December 27, 2014

The Power of Mother Nature


You can ride in the Powell River backcountry year round. The lower elevations have clear trails, and the high country snow is easily accessible. But remember, logging is also a year round activity, so check the hotline at (604) 485-3100 and watch for vehicles on the main roads.

Khartoum Lake makes a good winter destination. Just in case, bring your chainsaw and tools to clear roads and trails along the way if needed.

We've been to here quite a few times. The first was by kayak up Lois Lake, through the Lois River and into Khartoum Lake. That trip we camped at the Forest Service campsite on the west shore. We used the same campsite for the book launch party for Up the Main, the second book in Coastal BC Stories series. Friends came by car, truck and quad for a lakeside fire and BBQ.

On one winter trip we saw the devastating results of a powerful storm. Our quad ride up Stillwater Main and Third Lake Road to Khartoum Lake was through a path of destruction. High winds snapped and uprooted huge second growth trees. Sections of the roadway looked as if they had been logged, but the ravaged stumps told a different story. Downed logs of this size were no match for a small chainsaw, but fortunately someone with heavy equipment had been there before us.

That same year, the bridge near the Khartoum Lake campsite was washed out. The approaches were gone and the center packed with huge boulders and logs. Imagine the power that caused it. Runoff from heavy rains must have been blocked upstream.

When the water was released, the river's level raised, washing out the bridge and scouring trees in its path. Sometimes, when we are sheltered in our city homes, we forget the true power of nature. A trip just off the beaten path can be an awakening experience.  -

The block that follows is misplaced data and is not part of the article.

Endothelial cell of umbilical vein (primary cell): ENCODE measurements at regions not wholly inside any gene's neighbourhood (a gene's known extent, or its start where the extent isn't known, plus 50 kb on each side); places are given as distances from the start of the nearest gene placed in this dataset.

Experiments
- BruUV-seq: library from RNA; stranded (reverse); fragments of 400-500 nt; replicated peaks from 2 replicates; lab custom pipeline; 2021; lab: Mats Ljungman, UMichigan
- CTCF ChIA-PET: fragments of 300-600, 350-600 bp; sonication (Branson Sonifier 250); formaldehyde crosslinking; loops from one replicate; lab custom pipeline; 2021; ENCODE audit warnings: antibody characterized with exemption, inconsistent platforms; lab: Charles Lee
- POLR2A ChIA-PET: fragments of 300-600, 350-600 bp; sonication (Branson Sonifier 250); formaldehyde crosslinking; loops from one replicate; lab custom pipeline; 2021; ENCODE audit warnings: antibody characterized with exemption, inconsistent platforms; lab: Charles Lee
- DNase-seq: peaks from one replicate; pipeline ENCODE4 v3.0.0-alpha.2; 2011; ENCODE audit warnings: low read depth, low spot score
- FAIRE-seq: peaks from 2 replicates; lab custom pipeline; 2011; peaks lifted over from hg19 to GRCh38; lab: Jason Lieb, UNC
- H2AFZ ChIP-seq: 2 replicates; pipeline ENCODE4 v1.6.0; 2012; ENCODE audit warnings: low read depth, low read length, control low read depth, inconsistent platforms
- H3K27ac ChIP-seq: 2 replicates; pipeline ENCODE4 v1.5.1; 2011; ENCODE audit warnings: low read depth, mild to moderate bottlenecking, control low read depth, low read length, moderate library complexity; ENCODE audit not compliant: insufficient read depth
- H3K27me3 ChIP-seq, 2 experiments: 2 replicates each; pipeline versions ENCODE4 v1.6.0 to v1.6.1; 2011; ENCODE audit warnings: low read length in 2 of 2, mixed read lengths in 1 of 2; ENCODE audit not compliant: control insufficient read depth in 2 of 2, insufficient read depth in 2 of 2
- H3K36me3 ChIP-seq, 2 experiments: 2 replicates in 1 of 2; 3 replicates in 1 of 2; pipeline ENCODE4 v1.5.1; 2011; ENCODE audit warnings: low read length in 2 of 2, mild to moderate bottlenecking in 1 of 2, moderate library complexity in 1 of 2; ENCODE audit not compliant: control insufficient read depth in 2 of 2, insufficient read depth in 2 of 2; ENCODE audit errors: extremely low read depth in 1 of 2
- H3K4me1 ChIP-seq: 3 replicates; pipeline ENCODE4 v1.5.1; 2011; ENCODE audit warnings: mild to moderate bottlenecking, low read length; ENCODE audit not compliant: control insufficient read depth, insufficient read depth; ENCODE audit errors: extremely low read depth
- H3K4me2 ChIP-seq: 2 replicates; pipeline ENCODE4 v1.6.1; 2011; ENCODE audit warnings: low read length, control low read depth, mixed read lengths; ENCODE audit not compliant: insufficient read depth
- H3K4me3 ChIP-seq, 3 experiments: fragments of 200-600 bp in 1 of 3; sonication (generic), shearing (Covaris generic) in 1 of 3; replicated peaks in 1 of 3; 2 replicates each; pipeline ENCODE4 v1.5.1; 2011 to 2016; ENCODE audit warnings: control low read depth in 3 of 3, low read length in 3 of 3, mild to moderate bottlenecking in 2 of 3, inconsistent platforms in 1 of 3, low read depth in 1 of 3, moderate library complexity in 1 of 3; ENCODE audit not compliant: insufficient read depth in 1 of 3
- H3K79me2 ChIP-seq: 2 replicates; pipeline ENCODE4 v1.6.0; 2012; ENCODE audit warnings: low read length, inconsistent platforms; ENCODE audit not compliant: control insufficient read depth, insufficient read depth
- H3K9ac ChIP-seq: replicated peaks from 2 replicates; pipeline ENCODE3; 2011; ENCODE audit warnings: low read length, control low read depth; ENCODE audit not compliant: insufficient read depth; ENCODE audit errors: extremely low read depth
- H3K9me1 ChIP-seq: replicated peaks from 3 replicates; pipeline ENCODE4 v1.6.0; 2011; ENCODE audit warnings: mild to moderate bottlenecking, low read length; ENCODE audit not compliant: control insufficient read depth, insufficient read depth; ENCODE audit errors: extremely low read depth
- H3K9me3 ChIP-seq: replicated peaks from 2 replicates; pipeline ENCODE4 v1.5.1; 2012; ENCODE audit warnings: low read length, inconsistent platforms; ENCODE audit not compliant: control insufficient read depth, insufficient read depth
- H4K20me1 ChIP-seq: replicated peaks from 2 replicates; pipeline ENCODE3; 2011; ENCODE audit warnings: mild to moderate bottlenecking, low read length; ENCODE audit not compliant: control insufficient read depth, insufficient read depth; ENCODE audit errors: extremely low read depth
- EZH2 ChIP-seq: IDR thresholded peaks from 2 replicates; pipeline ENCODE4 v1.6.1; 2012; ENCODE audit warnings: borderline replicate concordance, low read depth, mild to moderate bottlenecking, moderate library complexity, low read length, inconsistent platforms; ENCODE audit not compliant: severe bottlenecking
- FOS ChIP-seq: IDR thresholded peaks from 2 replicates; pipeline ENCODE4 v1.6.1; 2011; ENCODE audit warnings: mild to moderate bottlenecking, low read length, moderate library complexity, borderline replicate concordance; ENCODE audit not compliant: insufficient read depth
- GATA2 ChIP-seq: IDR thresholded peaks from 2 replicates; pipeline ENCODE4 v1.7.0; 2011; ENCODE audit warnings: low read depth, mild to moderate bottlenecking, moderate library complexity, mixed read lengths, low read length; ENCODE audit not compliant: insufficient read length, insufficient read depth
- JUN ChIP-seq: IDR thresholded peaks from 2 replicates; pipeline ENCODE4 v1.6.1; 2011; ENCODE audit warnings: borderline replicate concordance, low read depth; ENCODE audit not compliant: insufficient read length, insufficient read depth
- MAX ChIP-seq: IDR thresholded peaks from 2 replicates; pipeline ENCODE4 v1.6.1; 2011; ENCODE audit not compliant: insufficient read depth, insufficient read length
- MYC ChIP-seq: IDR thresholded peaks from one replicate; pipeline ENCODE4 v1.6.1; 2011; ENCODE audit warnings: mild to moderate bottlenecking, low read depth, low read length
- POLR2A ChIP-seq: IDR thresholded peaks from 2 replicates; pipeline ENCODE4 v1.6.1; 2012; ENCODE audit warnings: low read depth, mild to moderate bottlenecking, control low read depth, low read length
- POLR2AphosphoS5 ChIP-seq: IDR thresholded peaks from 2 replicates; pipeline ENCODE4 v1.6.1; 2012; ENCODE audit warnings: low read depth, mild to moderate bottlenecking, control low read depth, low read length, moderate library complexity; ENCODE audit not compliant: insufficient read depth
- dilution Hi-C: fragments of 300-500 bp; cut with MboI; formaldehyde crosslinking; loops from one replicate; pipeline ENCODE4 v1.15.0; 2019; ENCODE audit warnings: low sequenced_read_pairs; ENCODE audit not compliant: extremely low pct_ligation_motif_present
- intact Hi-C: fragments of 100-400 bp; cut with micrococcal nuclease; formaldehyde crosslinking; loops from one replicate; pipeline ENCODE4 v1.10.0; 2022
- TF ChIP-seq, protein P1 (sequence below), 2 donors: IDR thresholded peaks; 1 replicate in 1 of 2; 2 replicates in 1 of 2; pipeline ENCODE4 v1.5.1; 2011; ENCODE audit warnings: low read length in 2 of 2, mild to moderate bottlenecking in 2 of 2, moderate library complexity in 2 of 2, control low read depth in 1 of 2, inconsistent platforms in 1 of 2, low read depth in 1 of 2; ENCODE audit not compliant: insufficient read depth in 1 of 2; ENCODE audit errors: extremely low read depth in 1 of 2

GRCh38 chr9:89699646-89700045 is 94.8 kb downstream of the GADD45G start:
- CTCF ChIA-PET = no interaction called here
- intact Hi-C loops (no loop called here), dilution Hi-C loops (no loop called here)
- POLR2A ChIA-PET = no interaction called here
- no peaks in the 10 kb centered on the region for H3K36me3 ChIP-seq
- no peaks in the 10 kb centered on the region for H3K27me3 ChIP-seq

Here's a short video about another ride to Khartoum Lake.



Want to know more about quad riding in the Powell River area? Check out Up the Main and Farther Up the Main by Powell River Books. -- Margy

December 7, 2014

Return to Goat Island by ATV


Click to enlarge for details.
Fall is a good time to go quad riding in the Powell River back country. We used a recent cool, sunny day to head out in our barge.

With short days we couldn't go far and still have enough sunlight to ride, so we chose nearby Goat Island. From our float cabin home base, it takes about forty-five minutes.

There was no logging activity, so we could use the Western Forest Products barge ramp and dock. I hovered ofshore while Wayne prepared the bikes for offload.


Clover Barge Ramp
This time of year there's a lot of activity on the lake with the fall hunting season open. We've seen people taking their quads and motorcycles up on landing crafts, barges, decks of houseboats, home-built barges and rafts, and squeezed into regular boats.

It's a good reminder to wear bright colours and keep your eyes and ears open.


Clover Lake
The first leg of our journey took us north on Clover Main. We've traveled this section of road before, but not to the end.

Along the way we stopped at the quad trail heading down to the mouth of Clover Lake. It's a good road, but we decided to hike down. Bad move with all the runoff and muddy puddles.

We'll know better for next time.

But we did discover why they call it Clover Lake, lots of clover growing in the area.


As we progressed north, the road went from active to not used in many, many years. We retraced our steps at the ends of spurs, and continued as far as the alders, cedars and firs in the roadbed would allow us to travel.

I think the old roads are really pretty to ride.

We turned around and headed back down Clover Main. At the main junction we continued south to find the opening to Elvis Main. This section of road is named after the King of Pop who stands proudly on the point, also named in his honour.


Riding a section of Elvis Main on Goat Island.


No caption needed!
This logging road hasn't been used for quite some time, and is being quickly overgrown. But we were able to wind our way around trees and bushes to make it to the end of the road.

Unfortunately, we couldn't make it all the way to the Elvis statue without a slog through the bush, and there wasn't enough sunlight left for that. -- Margy